London: A Melting Pot of Style

bricklane

Under no circumstances could I be considered a ‘fashionista’, or someone who oozes style and is always two steps ahead of the fashion pack. Being a student on a budget my wardrobe consists mostly of Primark, accompanied by cheap market finds or what I found when spending too long on eBay. It ranges from band tees, shorts and tights combos I lived in during my mid teens, and the colourful dresses I buy in a panic when I realise I can’t spend summer holidays wearing constant black. You won’t find designer pieces, or something I made myself. Nor am I a collector of vintage (unless you count the leather jacket my dad gave me from his punk days that makes me look like a giant sofa).

In spite of this, since moving to The Big Smoke I’ve noticed I have definitely become more conscious of what I wear, what impression it gives, and how I want to look. This is partly a result of heading deeper into adulthood, and understanding first impressions hold more importance than we would wish. Adulthood also has gradually created more confidence in me to more or less accept how I look (think upside down mop: long, thin, with a messy head of hair), and to use this to dress to impress.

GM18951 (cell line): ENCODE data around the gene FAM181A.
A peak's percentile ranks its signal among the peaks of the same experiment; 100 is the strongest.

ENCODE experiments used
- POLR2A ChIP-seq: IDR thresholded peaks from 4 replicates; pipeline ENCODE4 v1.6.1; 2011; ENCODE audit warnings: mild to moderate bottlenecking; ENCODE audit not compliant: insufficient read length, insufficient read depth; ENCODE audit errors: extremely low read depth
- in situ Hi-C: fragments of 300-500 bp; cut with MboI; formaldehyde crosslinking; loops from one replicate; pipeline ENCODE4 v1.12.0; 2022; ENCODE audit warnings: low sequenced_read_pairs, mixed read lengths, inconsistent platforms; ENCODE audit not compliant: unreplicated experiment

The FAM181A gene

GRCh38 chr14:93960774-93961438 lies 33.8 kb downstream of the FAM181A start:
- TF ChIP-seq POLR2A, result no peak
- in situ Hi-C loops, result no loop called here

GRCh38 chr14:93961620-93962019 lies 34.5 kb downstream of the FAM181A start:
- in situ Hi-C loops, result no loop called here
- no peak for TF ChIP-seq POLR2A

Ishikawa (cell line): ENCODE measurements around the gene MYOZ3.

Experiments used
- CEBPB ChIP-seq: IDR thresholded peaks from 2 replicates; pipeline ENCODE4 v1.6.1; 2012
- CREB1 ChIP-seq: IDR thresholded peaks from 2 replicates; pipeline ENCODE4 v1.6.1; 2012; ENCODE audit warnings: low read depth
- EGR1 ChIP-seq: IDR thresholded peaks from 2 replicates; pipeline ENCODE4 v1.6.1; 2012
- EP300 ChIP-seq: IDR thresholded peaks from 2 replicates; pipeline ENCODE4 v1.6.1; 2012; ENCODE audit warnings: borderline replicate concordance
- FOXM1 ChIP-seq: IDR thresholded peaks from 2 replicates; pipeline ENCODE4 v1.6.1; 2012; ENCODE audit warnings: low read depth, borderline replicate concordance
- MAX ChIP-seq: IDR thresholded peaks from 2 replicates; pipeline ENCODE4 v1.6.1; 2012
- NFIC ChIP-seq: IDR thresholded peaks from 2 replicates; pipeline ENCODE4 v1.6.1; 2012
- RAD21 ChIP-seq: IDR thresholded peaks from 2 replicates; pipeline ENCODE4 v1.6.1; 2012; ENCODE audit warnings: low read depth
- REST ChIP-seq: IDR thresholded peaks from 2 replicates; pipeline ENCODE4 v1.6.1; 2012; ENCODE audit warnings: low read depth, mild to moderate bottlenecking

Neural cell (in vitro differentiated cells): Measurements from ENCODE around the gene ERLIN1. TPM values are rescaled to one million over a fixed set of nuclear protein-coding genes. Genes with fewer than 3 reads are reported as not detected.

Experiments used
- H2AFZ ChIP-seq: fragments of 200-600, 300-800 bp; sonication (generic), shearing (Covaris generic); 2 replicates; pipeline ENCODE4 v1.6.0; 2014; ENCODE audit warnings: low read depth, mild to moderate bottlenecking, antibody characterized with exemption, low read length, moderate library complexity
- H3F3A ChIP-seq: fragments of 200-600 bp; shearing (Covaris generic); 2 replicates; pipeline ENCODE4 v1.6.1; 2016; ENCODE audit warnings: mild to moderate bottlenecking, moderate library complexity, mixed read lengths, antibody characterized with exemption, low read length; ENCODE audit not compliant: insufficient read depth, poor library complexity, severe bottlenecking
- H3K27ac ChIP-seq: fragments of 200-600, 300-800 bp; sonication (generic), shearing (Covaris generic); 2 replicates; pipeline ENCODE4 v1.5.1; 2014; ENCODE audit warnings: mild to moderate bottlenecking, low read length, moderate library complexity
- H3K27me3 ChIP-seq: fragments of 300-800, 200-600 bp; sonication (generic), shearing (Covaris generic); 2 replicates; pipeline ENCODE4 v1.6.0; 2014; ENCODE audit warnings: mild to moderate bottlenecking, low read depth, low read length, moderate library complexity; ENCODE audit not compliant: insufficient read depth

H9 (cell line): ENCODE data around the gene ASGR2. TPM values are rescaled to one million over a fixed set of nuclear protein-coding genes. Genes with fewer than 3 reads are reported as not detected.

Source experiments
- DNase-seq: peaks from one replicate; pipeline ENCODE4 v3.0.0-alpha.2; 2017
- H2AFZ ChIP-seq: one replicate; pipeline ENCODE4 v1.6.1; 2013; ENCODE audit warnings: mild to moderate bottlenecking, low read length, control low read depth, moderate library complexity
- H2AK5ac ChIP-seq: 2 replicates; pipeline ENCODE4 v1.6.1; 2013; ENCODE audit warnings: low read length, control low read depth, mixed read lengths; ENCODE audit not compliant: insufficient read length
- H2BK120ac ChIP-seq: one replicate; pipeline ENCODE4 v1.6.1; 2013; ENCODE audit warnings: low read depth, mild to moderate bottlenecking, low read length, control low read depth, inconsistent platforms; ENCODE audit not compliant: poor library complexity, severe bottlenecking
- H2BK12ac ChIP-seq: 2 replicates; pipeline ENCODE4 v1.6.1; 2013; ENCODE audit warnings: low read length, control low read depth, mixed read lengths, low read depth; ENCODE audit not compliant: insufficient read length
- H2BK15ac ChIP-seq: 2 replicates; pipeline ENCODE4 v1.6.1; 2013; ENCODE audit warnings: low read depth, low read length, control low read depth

Living in London also plays an influential part in how my wardrobe has changed. It is one of the fashion capitals of the world after all, and quite possibly one of the most interesting. What caused me to consider this topic is when flicking through a magazine recently, there was an article about London fashion. One designer was quoted saying it is more quirky than other fashion capitals, as it has given birth to some of the most historically momentous styles; one example being mod fashion. To put it simply, London fashion is unique. It is unique because it is so different: from person to person and from place to place. When in the Sloane area you can find girls stylishly dressed head to toe in Jack Wills, with perfect hair and make up, but then travel to Shoreditch and girls of the same age there will be dressing darker and bolder. As a student of the East End I am more biased to the (sometimes too) crazy and daring outfits you can find there, but these exemplify the daring and creative attitudes to fashion that I suppose is what makes designers admire London.

In other words, London is fantastic. There are so many markets to visit; for finding locally handmade gems among the Made in China usuals (which are still nice and often cheaper). There are pop up stores, cheap second hand and expensive vintage stores to explore. Like everywhere else, you find groups of people who dress boringly the same, but there is always the opportunity to shape, explore and reinvent your personal style so that it is a head-turning reflection of your unique personality.

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